Surfing More Than Websites

As passionate as I am about social media, I still like reading traditional media. I try and sit down for breakfast to read the weekend edition of The Globe and Mail on Sundays (and the daily edition during the week if I have time) and I love reading magazines. Especially surfing magazines.

Australian Surfing Life is probably the best one out there. Every issue comes with an amazing poster: a photo of the kind of wave that you could just mind-surf all day long. Great poster. As an added bonus, ASL also throws a DVD into the mix every month. Although the movie clips often feature a lot of product placement and advertorial content, I was happy to watch it and thought that it added a ton of value to the magazine. Every few weeks, I still watch the DVD that came with an issue I got over a year ago.

ASL also has a great website. Although much of it is Flash-based, you can still look at the current month's poster as well as a bunch of slide shows from photo shoots and poster books going back at least as far as 2006. They've got daily news and a gallery of reader-submitted photos (check it out - some of them are pretty much professional quality). Most importantly, they've also got a section with surfing forecasts. I can't really tell how accurate they are, but at least they have links to some of other major forecasting sites.

(Unfortunately, it will cost me $130 to subscribe to the magazine for a year. If anyone wants to pay for this, you can get my mailing address by sending me an email and then subscribing for me here.)

SBC Surf is another great magazine, particularly because it is Canadian and they've always got great shots of cold-water waves. Too bad it only comes out twice a year and barely has a website.

Lately I've been reading Trans World Surf. For some reason, thats the only surf magazine that my local store carries. They've got posters, but instead of sweet waves they just show pros doing huge moves. Interesting, but not when its almost the exact same photo month after month. I'm not even very inspired to visit their website.

However, I started paying more attention to some of the advertisements in this magazine and a few companies stand out for doing a particularly amazing job.

For the past few issues, it appears as if Nike has been trying to break into the surf scene with their Nike 6.0 series. While the first ad was a cool point-of-view illustration of what it looks like to take off on a wave, their more recent ad was a combination of illustration and photography. Both were very memorable, and helped set Nike apart from a whole bunch of surfing ads that are overly-busy and essentially the same (Billabong is particularly guilty of this).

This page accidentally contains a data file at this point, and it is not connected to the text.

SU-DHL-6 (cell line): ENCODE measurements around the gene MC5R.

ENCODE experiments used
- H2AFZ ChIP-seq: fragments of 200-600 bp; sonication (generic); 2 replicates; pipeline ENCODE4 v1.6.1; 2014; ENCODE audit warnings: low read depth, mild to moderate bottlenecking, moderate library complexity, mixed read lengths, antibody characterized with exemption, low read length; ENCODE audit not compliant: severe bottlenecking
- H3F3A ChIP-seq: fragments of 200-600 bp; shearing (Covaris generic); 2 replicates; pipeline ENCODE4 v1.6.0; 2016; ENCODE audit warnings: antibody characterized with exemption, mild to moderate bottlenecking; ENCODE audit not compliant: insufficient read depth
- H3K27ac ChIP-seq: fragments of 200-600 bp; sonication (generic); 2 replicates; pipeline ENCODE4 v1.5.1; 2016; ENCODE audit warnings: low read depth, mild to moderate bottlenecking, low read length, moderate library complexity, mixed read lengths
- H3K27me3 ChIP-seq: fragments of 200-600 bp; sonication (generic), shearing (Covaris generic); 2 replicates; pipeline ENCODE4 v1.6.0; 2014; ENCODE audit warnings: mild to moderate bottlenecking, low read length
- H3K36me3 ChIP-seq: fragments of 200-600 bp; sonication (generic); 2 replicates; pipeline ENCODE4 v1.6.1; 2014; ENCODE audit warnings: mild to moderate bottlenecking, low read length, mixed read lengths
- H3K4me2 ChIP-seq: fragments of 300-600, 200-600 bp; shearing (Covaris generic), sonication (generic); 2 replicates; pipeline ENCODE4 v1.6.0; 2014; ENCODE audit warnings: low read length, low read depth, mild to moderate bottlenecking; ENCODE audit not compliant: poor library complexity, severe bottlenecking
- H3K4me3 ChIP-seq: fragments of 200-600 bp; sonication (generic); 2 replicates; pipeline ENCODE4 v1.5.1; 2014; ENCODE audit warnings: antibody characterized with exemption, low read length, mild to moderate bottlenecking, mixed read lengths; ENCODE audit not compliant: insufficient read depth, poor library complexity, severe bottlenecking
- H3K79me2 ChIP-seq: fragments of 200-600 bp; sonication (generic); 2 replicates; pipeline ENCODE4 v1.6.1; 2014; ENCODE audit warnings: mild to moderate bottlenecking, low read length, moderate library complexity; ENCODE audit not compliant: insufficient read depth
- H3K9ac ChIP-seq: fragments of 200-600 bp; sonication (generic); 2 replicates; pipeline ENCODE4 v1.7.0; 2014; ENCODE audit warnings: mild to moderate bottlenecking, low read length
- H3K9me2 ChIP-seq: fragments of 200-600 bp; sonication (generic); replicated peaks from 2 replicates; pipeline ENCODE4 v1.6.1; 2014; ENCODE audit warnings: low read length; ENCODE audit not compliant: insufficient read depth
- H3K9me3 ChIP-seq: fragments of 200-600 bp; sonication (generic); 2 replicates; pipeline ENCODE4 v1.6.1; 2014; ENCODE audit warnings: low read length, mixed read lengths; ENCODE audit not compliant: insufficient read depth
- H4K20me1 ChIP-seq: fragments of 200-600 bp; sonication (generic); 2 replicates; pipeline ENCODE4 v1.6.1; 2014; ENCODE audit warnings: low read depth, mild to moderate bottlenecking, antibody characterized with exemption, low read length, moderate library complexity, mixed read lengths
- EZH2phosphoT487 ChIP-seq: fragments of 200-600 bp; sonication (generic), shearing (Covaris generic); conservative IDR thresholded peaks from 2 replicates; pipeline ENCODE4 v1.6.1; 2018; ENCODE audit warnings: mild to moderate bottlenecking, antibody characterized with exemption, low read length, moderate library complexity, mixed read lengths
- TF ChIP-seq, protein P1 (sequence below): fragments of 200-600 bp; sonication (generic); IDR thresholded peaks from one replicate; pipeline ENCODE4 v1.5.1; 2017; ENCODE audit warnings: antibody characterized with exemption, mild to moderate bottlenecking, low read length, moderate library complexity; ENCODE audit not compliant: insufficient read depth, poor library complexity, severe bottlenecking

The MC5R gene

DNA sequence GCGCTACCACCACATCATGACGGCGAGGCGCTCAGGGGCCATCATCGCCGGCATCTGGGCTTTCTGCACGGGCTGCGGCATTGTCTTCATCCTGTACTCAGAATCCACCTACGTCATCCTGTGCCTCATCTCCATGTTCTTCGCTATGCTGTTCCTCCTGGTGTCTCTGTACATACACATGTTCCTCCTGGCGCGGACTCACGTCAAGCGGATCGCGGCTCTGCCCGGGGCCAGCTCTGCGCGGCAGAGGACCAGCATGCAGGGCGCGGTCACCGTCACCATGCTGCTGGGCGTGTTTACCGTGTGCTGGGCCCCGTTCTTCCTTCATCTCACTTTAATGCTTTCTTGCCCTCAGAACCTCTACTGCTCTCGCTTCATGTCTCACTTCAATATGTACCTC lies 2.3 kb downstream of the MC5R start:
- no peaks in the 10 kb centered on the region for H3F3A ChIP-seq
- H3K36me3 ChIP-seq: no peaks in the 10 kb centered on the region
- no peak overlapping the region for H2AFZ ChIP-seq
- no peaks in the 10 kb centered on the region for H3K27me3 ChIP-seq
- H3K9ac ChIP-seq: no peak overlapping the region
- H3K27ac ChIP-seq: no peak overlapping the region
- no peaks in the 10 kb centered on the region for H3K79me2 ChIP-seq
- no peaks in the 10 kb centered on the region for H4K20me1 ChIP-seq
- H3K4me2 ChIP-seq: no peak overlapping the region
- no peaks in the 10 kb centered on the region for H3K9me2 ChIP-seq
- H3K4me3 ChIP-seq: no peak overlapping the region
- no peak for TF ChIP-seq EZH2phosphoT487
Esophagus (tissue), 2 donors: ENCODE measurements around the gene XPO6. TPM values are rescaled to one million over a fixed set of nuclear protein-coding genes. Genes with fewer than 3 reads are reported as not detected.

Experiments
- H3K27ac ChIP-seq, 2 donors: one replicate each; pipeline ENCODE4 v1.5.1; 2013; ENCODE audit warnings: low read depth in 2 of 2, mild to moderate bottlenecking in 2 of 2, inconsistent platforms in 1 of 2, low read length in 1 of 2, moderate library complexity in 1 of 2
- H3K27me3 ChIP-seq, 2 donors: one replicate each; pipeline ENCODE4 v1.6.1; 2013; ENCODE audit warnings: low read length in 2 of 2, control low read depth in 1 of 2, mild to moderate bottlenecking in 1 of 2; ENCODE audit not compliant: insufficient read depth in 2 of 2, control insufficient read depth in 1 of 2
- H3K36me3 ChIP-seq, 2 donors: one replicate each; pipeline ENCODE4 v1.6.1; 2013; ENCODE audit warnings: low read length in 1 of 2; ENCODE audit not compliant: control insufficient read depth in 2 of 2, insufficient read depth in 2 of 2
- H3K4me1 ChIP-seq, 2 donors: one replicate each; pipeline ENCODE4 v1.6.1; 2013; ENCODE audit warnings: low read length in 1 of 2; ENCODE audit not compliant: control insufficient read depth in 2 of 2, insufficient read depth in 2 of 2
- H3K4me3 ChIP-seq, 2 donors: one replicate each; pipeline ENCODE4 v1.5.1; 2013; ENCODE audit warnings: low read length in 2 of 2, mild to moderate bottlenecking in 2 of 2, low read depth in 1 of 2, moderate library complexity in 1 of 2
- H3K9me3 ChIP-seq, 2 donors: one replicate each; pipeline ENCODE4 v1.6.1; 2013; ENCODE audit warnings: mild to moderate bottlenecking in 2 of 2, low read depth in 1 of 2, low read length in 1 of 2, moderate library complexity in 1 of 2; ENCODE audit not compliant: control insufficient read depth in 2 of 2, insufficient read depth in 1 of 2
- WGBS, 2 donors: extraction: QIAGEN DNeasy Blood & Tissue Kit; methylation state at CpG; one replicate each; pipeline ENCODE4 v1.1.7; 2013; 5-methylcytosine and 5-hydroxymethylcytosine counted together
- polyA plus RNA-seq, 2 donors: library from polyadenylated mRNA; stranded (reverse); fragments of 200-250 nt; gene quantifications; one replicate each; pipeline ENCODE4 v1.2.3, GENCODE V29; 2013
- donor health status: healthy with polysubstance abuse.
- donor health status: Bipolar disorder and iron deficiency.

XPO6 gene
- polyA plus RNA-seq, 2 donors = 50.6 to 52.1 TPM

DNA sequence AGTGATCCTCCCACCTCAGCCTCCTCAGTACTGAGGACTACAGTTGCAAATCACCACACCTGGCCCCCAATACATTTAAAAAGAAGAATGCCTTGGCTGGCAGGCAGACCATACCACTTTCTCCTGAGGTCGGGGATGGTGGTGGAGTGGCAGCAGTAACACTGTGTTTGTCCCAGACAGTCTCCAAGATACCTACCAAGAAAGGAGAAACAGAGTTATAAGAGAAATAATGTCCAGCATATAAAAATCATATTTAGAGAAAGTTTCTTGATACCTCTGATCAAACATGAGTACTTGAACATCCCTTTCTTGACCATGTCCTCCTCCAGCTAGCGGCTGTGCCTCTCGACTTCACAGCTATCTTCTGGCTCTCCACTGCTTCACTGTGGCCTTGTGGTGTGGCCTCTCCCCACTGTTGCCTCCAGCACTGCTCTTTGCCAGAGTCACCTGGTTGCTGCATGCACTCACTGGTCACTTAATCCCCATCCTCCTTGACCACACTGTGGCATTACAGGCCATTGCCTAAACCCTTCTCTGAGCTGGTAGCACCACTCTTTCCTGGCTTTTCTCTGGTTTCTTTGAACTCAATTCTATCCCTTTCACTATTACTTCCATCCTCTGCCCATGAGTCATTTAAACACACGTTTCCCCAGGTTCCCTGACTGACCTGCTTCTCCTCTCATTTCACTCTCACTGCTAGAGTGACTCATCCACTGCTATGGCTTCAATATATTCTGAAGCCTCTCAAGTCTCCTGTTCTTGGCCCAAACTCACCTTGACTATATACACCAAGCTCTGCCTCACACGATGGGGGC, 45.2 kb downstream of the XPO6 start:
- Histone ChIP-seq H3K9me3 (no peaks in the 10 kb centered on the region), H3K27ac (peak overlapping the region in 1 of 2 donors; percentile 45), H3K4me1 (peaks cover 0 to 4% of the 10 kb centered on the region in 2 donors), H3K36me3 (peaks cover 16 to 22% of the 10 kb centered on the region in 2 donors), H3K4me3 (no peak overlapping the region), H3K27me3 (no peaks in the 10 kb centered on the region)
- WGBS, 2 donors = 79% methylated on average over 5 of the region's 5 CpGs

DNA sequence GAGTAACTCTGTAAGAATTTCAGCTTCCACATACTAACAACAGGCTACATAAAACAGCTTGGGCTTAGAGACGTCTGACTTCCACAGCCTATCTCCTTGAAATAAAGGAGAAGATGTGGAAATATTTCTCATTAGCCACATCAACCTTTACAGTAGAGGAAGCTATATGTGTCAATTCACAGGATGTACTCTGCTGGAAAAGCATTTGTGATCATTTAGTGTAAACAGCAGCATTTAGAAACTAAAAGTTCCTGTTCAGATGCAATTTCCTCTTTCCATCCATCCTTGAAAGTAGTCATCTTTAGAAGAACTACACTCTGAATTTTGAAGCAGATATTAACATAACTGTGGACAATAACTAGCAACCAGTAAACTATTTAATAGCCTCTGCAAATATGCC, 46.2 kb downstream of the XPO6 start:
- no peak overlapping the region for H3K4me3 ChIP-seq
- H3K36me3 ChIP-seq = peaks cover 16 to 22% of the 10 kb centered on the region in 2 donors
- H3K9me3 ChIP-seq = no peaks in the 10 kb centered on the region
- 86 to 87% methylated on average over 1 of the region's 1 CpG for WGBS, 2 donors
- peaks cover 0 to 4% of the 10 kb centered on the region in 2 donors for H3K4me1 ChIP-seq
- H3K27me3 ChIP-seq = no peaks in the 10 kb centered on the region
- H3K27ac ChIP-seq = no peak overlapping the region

Gravis also wins huge points with me for their incredibly clean, simple and otherwise beautiful ads. Unfortunately, I can't find any of them online. They'd make amazing desktop wallpapers, and I'll probably scan some in later this week if I have time.

And finally Quiksilver. While their ad in my most recent issue of Transworld Surf wasn't very impressive, I liked how it directed me to see a video of the photo sequence at an easy-to-remember url: Quicksilver/com/sushiroll. It is unfortunate that the video doesn't embed in this blog properly, but props to the Quikky web team for at least giving it a shot. And you should definitely have a look at the video - it is one of the most amazing tricks I've seen pulled off on a surf board.

On a side note, the standard Quiksilver logo is perfect. The clean, stylized picture of a wave and a mountain sums up what they are all about and the way they were able to turn it into the Roxy-heart logo is a piece of branding genius. I don't know why they had to go and start using that dirty scribble - it scared me away from buying their products on more than one occasion.

According to wikipedia, the Quiksilver logo is based on a Japanese wood-cut from 1832 called The Great Wave Off Kanagawa. You can definitely see how they came up with the wave/mountain design.